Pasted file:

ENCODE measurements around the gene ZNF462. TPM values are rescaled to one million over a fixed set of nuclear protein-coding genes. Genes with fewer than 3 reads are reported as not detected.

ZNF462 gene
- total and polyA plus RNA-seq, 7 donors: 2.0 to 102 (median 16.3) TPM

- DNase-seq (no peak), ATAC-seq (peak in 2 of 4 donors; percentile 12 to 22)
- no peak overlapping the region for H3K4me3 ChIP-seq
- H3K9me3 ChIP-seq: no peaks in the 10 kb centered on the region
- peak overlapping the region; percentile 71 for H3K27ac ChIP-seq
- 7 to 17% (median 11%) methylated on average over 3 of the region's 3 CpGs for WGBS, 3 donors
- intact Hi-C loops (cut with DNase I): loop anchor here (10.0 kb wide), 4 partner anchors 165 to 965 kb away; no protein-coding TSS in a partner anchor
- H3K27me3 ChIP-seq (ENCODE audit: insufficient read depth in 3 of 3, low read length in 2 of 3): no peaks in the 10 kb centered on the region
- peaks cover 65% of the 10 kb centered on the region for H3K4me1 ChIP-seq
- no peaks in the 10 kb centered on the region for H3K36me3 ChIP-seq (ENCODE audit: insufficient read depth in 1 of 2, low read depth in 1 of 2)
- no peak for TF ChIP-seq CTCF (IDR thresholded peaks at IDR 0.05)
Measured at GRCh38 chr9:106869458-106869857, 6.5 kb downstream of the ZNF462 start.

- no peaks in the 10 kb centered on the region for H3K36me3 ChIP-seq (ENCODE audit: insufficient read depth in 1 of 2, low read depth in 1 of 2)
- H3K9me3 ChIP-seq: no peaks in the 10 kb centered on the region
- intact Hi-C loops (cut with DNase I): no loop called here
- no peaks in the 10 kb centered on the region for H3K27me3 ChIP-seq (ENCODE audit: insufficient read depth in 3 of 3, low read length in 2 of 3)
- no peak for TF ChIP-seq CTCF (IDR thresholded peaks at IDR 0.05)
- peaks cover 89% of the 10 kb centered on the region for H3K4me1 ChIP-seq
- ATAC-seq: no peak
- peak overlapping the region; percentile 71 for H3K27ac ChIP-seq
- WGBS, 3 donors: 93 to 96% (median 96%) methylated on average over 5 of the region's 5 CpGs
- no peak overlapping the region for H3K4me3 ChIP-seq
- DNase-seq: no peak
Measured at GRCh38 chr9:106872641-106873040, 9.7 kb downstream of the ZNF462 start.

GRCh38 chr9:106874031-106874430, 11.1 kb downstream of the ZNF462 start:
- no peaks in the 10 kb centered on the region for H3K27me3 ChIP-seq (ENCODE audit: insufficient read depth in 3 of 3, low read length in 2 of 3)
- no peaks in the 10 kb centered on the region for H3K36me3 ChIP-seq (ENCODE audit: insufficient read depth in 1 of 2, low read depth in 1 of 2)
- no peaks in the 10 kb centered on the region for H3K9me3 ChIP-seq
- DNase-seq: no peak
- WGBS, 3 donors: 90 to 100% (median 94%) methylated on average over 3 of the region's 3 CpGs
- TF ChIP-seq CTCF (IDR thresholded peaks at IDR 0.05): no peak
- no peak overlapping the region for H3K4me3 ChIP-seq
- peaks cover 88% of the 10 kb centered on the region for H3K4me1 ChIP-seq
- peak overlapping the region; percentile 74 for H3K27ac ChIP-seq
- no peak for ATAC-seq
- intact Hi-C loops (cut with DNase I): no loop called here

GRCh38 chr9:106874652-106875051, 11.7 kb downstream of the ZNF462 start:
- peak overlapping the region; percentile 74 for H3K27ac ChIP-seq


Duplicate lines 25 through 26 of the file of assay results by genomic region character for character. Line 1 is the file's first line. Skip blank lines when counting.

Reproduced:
- DNase-seq: no peak
Measured at GRCh38 chr9:106872641-106873040, 9.7 kb downstream of the ZNF462 start.